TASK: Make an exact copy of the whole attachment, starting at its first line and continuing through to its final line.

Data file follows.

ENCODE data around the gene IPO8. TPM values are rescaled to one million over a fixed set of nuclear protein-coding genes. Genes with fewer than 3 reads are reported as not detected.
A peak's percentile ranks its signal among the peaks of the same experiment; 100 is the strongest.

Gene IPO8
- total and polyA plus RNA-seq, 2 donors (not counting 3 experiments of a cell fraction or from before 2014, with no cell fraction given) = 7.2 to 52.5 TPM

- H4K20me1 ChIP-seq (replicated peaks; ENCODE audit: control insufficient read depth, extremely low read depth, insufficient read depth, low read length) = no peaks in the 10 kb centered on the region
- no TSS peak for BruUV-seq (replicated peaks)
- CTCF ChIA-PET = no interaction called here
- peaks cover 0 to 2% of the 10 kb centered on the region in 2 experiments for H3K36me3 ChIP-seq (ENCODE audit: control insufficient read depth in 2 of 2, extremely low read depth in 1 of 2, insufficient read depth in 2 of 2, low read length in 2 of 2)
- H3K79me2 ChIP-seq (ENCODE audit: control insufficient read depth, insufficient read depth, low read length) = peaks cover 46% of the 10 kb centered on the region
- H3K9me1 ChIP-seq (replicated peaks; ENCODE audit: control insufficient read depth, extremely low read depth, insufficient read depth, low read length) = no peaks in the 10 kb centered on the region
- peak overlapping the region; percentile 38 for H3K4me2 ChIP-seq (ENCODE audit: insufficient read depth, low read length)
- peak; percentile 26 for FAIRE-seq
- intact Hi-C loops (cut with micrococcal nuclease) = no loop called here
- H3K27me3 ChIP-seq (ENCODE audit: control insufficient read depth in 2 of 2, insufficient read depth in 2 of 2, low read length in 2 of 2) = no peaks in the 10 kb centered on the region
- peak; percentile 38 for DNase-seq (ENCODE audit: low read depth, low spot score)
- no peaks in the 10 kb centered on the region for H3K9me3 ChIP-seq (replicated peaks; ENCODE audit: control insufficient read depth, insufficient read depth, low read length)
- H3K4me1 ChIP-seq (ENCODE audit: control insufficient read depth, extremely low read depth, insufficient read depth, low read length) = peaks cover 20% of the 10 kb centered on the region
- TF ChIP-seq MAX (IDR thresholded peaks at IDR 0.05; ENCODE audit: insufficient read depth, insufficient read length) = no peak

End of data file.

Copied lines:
ENCODE data around the gene IPO8. TPM values are rescaled to one million over a fixed set of nuclear protein-coding genes. Genes with fewer than 3 reads are reported as not detected.
A peak's percentile ranks its signal among the peaks of the same experiment; 100 is the strongest.

Gene IPO8
- total and polyA plus RNA-seq, 2 donors (not counting 3 experiments of a cell fraction or from before 2014, with no cell fraction given) = 7.2 to 52.5 TPM

- H4K20me1 ChIP-seq (replicated peaks; ENCODE audit: control insufficient read depth, extremely low read depth, insufficient read depth, low read length) = no peaks in the 10 kb centered on the region
- no TSS peak for BruUV-seq (replicated peaks)
- CTCF ChIA-PET = no interaction called here
- peaks cover 0 to 2% of the 10 kb centered on the region in 2 experiments for H3K36me3 ChIP-seq (ENCODE audit: control insufficient read depth in 2 of 2, extremely low read depth in 1 of 2, insufficient read depth in 2 of 2, low read length in 2 of 2)
- H3K79me2 ChIP-seq (ENCODE audit: control insufficient read depth, insufficient read depth, low read length) = peaks cover 46% of the 10 kb centered on the region
- H3K9me1 ChIP-seq (replicated peaks; ENCODE audit: control insufficient read depth, extremely low read depth, insufficient read depth, low read length) = no peaks in the 10 kb centered on the region
- peak overlapping the region; percentile 38 for H3K4me2 ChIP-seq (ENCODE audit: insufficient read depth, low read length)
- peak; percentile 26 for FAIRE-seq
- intact Hi-C loops (cut with micrococcal nuclease) = no loop called here
- H3K27me3 ChIP-seq (ENCODE audit: control insufficient read depth in 2 of 2, insufficient read depth in 2 of 2, low read length in 2 of 2) = no peaks in the 10 kb centered on the region
- peak; percentile 38 for DNase-seq (ENCODE audit: low read depth, low spot score)
- no peaks in the 10 kb centered on the region for H3K9me3 ChIP-seq (replicated peaks; ENCODE audit: control insufficient read depth, insufficient read depth, low read length)
- H3K4me1 ChIP-seq (ENCODE audit: control insufficient read depth, extremely low read depth, insufficient read depth, low read length) = peaks cover 20% of the 10 kb centered on the region
- TF ChIP-seq MAX (IDR thresholded peaks at IDR 0.05; ENCODE audit: insufficient read depth, insufficient read length) = no peak